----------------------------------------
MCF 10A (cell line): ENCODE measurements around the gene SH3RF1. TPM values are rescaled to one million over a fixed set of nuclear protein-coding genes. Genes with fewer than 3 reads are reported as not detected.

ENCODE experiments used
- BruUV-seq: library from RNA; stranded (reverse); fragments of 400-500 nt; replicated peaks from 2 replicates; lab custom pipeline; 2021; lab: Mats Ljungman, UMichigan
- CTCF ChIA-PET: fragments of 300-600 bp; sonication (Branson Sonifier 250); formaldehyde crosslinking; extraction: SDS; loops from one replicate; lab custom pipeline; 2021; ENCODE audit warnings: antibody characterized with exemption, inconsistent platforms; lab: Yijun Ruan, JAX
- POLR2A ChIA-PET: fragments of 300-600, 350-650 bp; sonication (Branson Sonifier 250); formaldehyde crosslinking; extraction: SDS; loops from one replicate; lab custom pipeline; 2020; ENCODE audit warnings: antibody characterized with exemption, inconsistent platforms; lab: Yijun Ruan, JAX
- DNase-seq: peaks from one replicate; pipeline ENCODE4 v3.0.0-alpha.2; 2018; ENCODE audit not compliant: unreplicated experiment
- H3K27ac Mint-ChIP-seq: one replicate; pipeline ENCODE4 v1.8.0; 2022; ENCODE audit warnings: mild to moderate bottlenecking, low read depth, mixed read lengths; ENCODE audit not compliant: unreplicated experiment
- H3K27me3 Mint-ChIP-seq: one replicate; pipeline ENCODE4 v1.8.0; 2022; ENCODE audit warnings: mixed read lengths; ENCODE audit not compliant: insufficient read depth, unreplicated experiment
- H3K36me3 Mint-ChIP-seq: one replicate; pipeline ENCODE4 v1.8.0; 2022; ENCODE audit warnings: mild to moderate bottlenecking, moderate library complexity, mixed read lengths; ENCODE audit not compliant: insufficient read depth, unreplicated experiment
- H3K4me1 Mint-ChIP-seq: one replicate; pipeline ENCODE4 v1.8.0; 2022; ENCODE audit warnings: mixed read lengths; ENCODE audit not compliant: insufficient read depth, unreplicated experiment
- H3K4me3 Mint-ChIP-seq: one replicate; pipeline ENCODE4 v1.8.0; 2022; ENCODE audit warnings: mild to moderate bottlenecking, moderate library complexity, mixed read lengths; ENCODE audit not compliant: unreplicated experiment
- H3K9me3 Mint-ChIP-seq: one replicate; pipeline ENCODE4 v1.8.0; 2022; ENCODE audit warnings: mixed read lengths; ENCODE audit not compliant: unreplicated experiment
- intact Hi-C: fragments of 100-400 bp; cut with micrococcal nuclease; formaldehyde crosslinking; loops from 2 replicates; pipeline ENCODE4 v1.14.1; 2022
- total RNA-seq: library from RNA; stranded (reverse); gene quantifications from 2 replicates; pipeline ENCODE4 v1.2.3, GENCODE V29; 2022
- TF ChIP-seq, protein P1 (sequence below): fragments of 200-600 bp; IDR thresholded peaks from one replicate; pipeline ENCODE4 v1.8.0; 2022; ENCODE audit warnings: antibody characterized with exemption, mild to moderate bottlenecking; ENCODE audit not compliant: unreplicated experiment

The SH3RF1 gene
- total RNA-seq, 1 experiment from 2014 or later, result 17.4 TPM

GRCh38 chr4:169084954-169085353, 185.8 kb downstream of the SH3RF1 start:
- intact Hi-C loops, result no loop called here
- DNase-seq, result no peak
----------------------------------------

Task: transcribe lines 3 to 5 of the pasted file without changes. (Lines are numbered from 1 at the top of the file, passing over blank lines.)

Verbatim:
- BruUV-seq: library from RNA; stranded (reverse); fragments of 400-500 nt; replicated peaks from 2 replicates; lab custom pipeline; 2021; lab: Mats Ljungman, UMichigan
- CTCF ChIA-PET: fragments of 300-600 bp; sonication (Branson Sonifier 250); formaldehyde crosslinking; extraction: SDS; loops from one replicate; lab custom pipeline; 2021; ENCODE audit warnings: antibody characterized with exemption, inconsistent platforms; lab: Yijun Ruan, JAX
- POLR2A ChIA-PET: fragments of 300-600, 350-650 bp; sonication (Branson Sonifier 250); formaldehyde crosslinking; extraction: SDS; loops from one replicate; lab custom pipeline; 2020; ENCODE audit warnings: antibody characterized with exemption, inconsistent platforms; lab: Yijun Ruan, JAX